I recently had the good fortune to demo some gear from 5.11 Tactical, an apparel and gear company that primarily markets to law enforcement, military, and firefighting professionals. They makes tons of quality stuff, though, and regular civilian types like me find their gear useful for everyday purposes. If you’ve been reading my blog since the beginning, you may recall I used 5.11 Tactical base garments for the GoRuck Challenge, all of which performed admirably.
For this review I’m rocking the Rush MOAB 10, a shoulder bag. Let me disclaim right off the bat, I can’t test gear from a tactical perspective…in other words, I don’t own a gun and I don’t have any AR-15 mags laying around to stuff into the mag pockets. With that being said, I find it strangely appealing that my bag has mag pockets.
I’ve been using the MOAB 10 for about two months, nearly everyday, and I’ve found it useful in the following ways:
- Laptop bag
- Day hike
- Daily commuter bag to work
- Running errands on a bike
- Gym bag
- General purpose bag for light loads
- Overnight trip
In fact, it’s such a good general purpose bag that I ditched my laptop bag and my Jansport backpack entirely and replaced them with the MOAB 10. I bike to work every day, about a 1 mile commute, and it’s perfect for that task. It’s sturdy enough to protect my MacBook with ample room leftover for powercords, water bottle, electronics, wallet, and the other detritus of office life. I can easily pack a lunch in there with the laptop and still have what seems like an endless amount of organizational space leftover for whatever. The main strap is super comfortable, sits on my shoulder well, and doesn’t jostle around during my bike ride. I barely even notice it.
When it comes to organizing your stuff, the MOAB 10 has a dizzying array of pockets and hidey holes to choose from. The hydration chamber includes another sub-pocket with a thin piece of board to provide protection and stiffening against your hydration bladder. Don’t want the board in there? Simply remove it. You can also stow small laptops in there if you want and use the main compartment for shoes and clothes if you’re doing an overnighter.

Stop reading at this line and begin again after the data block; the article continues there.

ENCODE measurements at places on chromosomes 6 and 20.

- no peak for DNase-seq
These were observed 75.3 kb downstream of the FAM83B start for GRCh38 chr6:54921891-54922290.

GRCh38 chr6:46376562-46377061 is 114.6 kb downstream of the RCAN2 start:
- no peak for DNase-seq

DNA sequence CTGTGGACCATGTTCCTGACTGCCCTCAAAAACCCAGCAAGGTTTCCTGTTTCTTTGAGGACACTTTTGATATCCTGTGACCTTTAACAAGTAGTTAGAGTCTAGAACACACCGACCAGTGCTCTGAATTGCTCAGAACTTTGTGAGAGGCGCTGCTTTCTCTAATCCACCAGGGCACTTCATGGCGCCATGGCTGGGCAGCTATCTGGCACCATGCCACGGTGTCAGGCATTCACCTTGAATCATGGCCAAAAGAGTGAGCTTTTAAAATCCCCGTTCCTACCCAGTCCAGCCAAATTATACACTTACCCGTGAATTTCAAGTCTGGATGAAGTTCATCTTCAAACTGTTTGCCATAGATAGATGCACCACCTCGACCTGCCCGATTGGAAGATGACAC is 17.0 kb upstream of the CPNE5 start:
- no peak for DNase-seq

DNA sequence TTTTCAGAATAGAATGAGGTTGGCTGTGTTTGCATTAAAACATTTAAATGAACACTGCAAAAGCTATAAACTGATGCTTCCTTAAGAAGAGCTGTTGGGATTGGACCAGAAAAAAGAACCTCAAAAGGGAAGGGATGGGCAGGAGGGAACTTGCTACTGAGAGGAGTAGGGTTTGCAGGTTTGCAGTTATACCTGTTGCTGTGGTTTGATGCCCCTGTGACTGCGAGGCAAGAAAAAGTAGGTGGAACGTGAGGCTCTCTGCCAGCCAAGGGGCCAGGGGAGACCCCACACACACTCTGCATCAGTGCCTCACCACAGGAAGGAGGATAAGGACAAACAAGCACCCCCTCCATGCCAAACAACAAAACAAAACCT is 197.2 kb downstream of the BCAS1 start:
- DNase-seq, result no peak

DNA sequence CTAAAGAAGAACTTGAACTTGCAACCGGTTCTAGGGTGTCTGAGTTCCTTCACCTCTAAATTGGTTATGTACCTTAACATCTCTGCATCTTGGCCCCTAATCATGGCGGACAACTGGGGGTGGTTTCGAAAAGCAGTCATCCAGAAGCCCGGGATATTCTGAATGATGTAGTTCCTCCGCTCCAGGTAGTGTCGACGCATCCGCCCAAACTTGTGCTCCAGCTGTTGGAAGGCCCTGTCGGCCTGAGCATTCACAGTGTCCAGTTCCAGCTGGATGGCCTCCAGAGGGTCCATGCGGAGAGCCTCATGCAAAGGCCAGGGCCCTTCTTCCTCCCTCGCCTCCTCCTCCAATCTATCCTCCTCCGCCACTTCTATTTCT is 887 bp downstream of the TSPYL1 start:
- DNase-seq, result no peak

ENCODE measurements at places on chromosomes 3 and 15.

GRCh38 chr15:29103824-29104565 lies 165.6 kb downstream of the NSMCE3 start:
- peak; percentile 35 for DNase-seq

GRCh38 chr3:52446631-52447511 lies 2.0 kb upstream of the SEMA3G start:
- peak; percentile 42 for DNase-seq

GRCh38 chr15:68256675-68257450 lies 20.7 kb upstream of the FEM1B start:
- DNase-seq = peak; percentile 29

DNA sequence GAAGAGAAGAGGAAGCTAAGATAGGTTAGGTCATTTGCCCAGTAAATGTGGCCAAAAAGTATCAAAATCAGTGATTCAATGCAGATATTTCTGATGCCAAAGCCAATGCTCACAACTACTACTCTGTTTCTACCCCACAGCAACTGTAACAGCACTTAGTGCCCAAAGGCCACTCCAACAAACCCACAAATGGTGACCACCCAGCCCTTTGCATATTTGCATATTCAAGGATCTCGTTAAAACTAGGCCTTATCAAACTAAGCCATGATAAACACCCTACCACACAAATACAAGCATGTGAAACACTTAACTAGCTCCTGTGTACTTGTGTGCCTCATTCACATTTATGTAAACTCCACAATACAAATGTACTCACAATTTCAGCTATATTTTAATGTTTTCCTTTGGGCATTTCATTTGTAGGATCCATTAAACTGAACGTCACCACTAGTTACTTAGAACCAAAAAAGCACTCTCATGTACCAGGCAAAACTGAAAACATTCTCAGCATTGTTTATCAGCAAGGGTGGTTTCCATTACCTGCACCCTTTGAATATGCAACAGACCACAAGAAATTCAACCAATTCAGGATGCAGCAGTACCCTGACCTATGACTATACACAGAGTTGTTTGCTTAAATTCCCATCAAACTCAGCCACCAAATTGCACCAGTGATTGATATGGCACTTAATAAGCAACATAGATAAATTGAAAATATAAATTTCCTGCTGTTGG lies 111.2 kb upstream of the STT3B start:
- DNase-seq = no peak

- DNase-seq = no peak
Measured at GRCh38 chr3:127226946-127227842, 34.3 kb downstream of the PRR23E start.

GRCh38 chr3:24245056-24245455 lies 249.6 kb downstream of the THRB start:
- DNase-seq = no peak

The main compartment is surprisingly roomy and can easily accomodate an overnight or even weekend stay if you don’t need too many clothing options. Inside, there’s a large pouch that closes with a drawcord…I think of this as a quick access space or possibly a place to put wet clothes if you don’t happen to have a plastic bag. Either way, it’s cool. On the opposite panel is another pocketing orgy, with zipper access along the top and bottom, and situated on top of that pocket are two mesh pockets with velcro access. I can see putting snacks or perhaps First Aid gear in there.
The front compartment has the two mag holders I mentioned above–these are deep and somewhat narrow and thus limits you to items of a certain shape. I stuffed Vita Coco tetrapacks in there and that worked great! Opposite the mag pockets is an “admin” panel with pockets for your pens, calculators, phone, knick knacks, and two key holders. Since I work in an office, I use this compartment extensively. Underneath this front compartment is a hidden pocket accessible via a velcro opening…perfect for hiding a full size firearm. If you didn’t know this pocket was there, you might never find it. I happen to think this pocket is ridiculously cool even though I haven’t put anything more dangerous in there than my passport.
On the shoulder strap, of course, is a zippered pouch for your phone or iPod. It includes an eyelet to run a headphone cord out of. Underneath the phone pocket is a tunnel that your hydration tube runs through to attach lower on the strap. There is some well thought out design here.
Other cool features:
- Three exterior velcro pads for affixing patches too. Why is this cool? It allows you to personalize your bag.
- Two side compression straps for cinching everything down.
- A bottom strap for attaching a rolled up jacket.
- The main strap can be configured for righty or lefty use. In other words, there’s a clip on both sides of the bag to attach the main strap to. The clip that is not being used can be stuffed inside a hidey hole so that it’s not dangling. Very nice.
- I haven’t even talked about this feature, but the whole bag is slathered with MOLLE webbing. This is useful for clipping carabiners and sliding in narrow instruments onto the exterior of the bag, or you can buy 5.11 attachments and attach these to the bag to make it even more useful. Want a water bottle holder or an exterior radio pouch? Order them from the 5.11 site and simply clip them to the webbing.
- You can also use the included MOLLE clips to attach the whole bag to other 5.11 bags. Think rollaway luggage that you can clip the MOAB 10 to while traversing airports.
- Fleece lined sunglasses pocket. I’ve stuck my Oakley’s in there when I go to the gym and it works great.
Bottom line: This is one badass shoulder bag. For what I use it for, a daily commuter that includes a bike ride, it gets the job done and then some. The MOAB 10 is rugged, well designed, dripping with features, and strikes me as a great value at $99. It’s also a major head turner…practically everyone in my office has asked about it and I get comments in elevators and hallways all the time.